Thomas J.R. Hughes Receives Two Major Awards

July 14, 2022

photo of thomas hughes in visualization lab

Thomas J.R. Hughes has been awarded the William Benter Prize in Applied Mathematics by the City University of Hong Kong (CityU) for his significant contributions to applying mathematics to solving cross-disciplinary problems.

The William Benter Prize in Applied Mathematics recognizes outstanding mathematical contributions that have had a direct and fundamental impact on scientific, business, finance and engineering applications. Hughes is a Professor of Aerospace Engineering and Engineering Mechanics and Leader of the Oden Institute’s Computational Mechanics Group at the University of Texas at Austin.

Described as a “phenomenal leader in the field of computational science, engineering and mathematics,” the judges highlighted Hughes’ creation of isogeometric analysis: a mathematical approach that applies finite element basis methods to integrating computer-aided design (CAD) and computer-aided engineering (CAE). “His fundamental paper on this topic has been cited over 6,000 times on Google Scholar and is widely referred to throughout industry, national labs and academia.”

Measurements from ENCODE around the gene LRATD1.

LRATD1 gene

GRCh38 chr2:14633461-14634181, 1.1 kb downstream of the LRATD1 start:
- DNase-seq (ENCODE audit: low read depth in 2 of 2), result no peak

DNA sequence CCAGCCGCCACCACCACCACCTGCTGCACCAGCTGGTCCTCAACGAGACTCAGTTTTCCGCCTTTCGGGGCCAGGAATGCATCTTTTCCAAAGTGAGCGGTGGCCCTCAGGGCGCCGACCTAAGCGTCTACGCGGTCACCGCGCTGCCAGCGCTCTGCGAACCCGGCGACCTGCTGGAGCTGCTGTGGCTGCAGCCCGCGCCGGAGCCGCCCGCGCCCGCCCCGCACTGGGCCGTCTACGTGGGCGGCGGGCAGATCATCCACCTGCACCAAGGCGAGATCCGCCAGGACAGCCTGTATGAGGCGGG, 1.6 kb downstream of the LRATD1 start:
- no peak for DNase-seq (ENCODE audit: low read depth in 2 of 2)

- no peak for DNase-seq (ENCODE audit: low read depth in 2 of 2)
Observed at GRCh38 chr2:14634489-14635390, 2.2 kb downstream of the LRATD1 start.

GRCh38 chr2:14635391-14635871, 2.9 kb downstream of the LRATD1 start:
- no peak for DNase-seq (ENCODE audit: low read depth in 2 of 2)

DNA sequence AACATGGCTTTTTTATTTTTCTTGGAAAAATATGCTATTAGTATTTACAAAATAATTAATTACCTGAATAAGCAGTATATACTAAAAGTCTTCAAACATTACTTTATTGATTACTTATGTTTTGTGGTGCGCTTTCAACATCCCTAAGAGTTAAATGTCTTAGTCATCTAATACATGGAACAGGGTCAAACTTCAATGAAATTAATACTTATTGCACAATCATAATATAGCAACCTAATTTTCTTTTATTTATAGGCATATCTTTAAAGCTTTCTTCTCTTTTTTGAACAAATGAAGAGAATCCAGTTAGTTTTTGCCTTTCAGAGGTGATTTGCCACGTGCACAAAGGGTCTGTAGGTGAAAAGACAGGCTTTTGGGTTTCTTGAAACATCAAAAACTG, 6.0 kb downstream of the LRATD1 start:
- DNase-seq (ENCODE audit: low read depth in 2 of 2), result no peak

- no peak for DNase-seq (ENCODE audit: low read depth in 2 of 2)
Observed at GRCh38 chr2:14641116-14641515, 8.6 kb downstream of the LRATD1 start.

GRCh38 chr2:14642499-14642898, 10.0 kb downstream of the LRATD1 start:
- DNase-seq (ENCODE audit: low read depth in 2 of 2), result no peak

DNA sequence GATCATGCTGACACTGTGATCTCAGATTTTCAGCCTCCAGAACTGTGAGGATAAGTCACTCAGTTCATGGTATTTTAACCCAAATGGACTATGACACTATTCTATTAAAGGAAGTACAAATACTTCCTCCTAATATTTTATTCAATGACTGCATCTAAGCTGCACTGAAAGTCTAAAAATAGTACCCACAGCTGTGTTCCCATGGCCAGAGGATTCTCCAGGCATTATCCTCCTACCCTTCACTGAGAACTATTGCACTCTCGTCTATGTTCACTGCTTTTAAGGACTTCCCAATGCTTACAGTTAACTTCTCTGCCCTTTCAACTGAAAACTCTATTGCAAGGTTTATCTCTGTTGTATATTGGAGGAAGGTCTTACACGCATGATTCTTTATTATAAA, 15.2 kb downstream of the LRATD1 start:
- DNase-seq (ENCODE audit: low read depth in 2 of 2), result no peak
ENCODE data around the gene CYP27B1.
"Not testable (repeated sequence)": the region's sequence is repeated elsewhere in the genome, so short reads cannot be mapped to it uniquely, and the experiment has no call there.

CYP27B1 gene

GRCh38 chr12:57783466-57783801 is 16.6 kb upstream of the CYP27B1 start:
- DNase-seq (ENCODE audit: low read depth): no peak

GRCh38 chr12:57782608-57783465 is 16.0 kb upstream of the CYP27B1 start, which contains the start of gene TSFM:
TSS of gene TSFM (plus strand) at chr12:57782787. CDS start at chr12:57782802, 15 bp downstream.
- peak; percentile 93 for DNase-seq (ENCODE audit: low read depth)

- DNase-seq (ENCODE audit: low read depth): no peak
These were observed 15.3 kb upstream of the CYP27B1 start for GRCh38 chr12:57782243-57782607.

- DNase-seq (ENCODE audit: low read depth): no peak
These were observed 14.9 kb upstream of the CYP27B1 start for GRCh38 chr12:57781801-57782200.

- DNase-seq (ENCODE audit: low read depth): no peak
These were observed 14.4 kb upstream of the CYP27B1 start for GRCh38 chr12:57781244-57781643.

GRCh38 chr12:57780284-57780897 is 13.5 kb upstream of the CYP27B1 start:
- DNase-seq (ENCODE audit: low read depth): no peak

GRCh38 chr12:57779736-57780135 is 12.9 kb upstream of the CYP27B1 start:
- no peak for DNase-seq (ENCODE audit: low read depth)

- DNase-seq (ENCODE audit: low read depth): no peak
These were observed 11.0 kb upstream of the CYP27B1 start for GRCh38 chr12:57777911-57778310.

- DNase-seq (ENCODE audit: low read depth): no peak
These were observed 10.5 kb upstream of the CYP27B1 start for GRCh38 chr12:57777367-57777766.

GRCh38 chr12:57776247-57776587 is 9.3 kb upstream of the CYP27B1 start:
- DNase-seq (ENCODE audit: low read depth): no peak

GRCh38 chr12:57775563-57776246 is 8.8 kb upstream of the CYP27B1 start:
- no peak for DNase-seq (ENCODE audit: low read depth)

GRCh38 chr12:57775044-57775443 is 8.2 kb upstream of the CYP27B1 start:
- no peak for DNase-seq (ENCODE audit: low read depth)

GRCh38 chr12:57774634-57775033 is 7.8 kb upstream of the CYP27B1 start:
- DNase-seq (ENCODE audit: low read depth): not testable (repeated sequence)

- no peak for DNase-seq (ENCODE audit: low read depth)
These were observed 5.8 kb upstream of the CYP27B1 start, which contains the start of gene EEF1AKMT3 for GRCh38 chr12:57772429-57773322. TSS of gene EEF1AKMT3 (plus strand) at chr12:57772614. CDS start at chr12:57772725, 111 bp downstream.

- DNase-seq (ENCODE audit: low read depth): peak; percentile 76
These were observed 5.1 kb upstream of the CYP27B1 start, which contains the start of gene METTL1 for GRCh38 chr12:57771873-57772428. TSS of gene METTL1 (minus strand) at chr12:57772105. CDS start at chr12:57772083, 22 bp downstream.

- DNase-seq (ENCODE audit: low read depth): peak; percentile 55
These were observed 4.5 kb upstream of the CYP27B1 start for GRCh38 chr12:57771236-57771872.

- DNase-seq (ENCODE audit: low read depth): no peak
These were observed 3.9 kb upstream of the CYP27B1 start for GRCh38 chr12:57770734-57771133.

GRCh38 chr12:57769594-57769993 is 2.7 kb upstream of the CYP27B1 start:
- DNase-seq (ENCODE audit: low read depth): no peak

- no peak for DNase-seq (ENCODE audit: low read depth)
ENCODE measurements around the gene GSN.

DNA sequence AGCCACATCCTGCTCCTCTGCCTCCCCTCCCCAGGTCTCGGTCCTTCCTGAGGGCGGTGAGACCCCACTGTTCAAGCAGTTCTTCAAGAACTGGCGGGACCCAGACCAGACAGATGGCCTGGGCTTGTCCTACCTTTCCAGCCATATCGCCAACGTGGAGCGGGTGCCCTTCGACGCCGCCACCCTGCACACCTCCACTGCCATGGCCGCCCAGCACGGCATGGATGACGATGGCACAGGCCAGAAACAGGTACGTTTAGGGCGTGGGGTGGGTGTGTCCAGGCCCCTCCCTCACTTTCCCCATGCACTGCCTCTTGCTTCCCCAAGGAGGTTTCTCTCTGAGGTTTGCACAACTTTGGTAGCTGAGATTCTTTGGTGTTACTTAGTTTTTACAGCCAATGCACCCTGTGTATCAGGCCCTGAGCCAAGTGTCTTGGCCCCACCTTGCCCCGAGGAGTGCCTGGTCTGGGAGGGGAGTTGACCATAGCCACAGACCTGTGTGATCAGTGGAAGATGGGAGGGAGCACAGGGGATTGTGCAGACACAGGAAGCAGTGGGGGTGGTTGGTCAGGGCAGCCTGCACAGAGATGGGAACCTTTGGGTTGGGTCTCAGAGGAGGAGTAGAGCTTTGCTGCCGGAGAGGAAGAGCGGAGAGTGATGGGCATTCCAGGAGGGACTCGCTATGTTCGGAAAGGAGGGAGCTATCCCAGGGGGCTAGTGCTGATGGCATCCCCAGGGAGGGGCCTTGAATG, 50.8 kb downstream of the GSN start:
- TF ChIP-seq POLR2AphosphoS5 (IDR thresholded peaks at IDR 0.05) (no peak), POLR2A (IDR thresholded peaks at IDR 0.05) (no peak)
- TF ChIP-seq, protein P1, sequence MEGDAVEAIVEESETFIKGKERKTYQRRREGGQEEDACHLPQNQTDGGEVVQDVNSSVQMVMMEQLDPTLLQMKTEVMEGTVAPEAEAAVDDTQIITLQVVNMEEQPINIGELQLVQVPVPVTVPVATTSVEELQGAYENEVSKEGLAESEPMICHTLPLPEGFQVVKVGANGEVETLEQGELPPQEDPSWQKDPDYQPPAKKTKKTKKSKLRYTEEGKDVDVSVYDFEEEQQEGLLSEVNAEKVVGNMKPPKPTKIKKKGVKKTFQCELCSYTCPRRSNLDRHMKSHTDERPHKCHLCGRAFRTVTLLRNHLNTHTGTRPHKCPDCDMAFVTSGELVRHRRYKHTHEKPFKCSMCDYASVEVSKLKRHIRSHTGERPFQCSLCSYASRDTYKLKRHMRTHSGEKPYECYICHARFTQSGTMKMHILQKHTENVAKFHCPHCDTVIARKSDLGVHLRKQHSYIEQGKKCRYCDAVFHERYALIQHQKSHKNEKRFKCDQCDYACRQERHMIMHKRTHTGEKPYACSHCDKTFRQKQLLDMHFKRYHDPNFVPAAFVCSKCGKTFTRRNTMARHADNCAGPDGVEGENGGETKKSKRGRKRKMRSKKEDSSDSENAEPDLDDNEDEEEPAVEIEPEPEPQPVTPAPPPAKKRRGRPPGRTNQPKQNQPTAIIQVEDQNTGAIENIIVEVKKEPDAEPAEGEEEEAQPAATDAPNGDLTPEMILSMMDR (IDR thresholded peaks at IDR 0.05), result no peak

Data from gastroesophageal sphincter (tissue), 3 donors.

Hughes shares the CityU accolade with Professor Michael S. Waterman from the University of Southern California and founder of the field of bioinformatics and computational biology.

Hughes is also the recipient of the 2022 Monie A. Ferst Award. Since 1977, the Georgia Institute of Technology Chapter of Sigma Xi Monie A. Ferst Award has honored science and engineering teachers who have inspired their students to significant research achievements.

The national award recognizes those who have made "notable contributions to the motivation and encouragement of research through education."

Citing Hughes’ impact as one of the most “widely cited authors in Engineering Science,” the judges noted the profound impact his work has had on industry: “the finite element numerical methods he has pioneered have been implemented in every contemporary commercial finite element code, and today are used daily throughout the world in all areas of engineering design, including design of aerospace and automotive vehicles, biomedical devices, electronics, energy systems, infrastructure, mechanical products, structural systems, and more generally for the design of energy systems, infrastructure, mechanical products, structural systems, and more generally for the design of any engineering product or process that is governed by solid and structural mechanics, and fluid dynamics phenomena.”

Among many other awards and accolades, Hughes is an elected member of the U.S. National Academy of Sciences, the U.S. National Academy of Engineering, the American Academy of Arts and Sciences, the Royal Society of London, the Austrian Academy of Sciences (Section for Mathematics and the Physical Sciences), the Istituto Lombardo Accademia di Scienze e Lettere (Mathematics Section), and the Academy of Medicine, Engineering and Science of Texas.